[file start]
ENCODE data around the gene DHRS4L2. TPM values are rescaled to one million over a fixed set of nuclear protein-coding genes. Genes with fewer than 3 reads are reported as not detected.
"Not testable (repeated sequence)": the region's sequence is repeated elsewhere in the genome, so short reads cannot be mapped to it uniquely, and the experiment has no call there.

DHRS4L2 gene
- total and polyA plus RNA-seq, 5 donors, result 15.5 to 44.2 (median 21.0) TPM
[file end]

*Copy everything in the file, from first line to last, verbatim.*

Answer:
ENCODE data around the gene DHRS4L2. TPM values are rescaled to one million over a fixed set of nuclear protein-coding genes. Genes with fewer than 3 reads are reported as not detected.
"Not testable (repeated sequence)": the region's sequence is repeated elsewhere in the genome, so short reads cannot be mapped to it uniquely, and the experiment has no call there.

DHRS4L2 gene
- total and polyA plus RNA-seq, 5 donors, result 15.5 to 44.2 (median 21.0) TPM